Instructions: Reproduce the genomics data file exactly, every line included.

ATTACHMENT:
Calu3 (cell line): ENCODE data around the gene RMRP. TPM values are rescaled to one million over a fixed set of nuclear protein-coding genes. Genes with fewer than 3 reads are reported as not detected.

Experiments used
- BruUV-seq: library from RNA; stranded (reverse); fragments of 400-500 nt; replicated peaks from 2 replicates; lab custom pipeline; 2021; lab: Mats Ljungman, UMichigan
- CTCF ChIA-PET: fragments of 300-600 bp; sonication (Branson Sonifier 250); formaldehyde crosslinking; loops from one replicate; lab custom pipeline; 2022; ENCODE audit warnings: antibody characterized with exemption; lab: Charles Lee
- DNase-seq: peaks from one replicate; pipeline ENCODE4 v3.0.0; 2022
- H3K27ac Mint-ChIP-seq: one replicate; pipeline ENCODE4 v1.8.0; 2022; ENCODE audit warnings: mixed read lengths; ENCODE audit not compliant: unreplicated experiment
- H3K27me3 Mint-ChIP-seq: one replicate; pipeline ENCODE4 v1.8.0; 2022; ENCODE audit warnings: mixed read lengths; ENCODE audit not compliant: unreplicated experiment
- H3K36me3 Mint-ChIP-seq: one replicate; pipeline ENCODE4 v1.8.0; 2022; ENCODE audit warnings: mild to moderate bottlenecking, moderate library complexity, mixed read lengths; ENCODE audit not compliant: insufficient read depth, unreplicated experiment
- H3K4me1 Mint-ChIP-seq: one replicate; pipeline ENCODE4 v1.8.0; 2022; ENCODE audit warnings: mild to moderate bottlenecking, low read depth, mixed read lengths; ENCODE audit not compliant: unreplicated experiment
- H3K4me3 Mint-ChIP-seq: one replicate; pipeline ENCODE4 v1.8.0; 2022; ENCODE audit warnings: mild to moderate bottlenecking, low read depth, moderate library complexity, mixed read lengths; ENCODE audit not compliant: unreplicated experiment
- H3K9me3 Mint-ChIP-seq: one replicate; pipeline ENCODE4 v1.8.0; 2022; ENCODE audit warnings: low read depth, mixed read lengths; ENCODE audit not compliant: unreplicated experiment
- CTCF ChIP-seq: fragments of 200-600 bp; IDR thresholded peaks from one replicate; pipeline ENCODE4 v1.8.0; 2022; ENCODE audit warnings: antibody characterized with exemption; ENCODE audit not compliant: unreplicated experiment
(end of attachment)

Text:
Calu3 (cell line): ENCODE data around the gene RMRP. TPM values are rescaled to one million over a fixed set of nuclear protein-coding genes. Genes with fewer than 3 reads are reported as not detected.

Experiments used
- BruUV-seq: library from RNA; stranded (reverse); fragments of 400-500 nt; replicated peaks from 2 replicates; lab custom pipeline; 2021; lab: Mats Ljungman, UMichigan
- CTCF ChIA-PET: fragments of 300-600 bp; sonication (Branson Sonifier 250); formaldehyde crosslinking; loops from one replicate; lab custom pipeline; 2022; ENCODE audit warnings: antibody characterized with exemption; lab: Charles Lee
- DNase-seq: peaks from one replicate; pipeline ENCODE4 v3.0.0; 2022
- H3K27ac Mint-ChIP-seq: one replicate; pipeline ENCODE4 v1.8.0; 2022; ENCODE audit warnings: mixed read lengths; ENCODE audit not compliant: unreplicated experiment
- H3K27me3 Mint-ChIP-seq: one replicate; pipeline ENCODE4 v1.8.0; 2022; ENCODE audit warnings: mixed read lengths; ENCODE audit not compliant: unreplicated experiment
- H3K36me3 Mint-ChIP-seq: one replicate; pipeline ENCODE4 v1.8.0; 2022; ENCODE audit warnings: mild to moderate bottlenecking, moderate library complexity, mixed read lengths; ENCODE audit not compliant: insufficient read depth, unreplicated experiment
- H3K4me1 Mint-ChIP-seq: one replicate; pipeline ENCODE4 v1.8.0; 2022; ENCODE audit warnings: mild to moderate bottlenecking, low read depth, mixed read lengths; ENCODE audit not compliant: unreplicated experiment
- H3K4me3 Mint-ChIP-seq: one replicate; pipeline ENCODE4 v1.8.0; 2022; ENCODE audit warnings: mild to moderate bottlenecking, low read depth, moderate library complexity, mixed read lengths; ENCODE audit not compliant: unreplicated experiment
- H3K9me3 Mint-ChIP-seq: one replicate; pipeline ENCODE4 v1.8.0; 2022; ENCODE audit warnings: low read depth, mixed read lengths; ENCODE audit not compliant: unreplicated experiment
- CTCF ChIP-seq: fragments of 200-600 bp; IDR thresholded peaks from one replicate; pipeline ENCODE4 v1.8.0; 2022; ENCODE audit warnings: antibody characterized with exemption; ENCODE audit not compliant: unreplicated experiment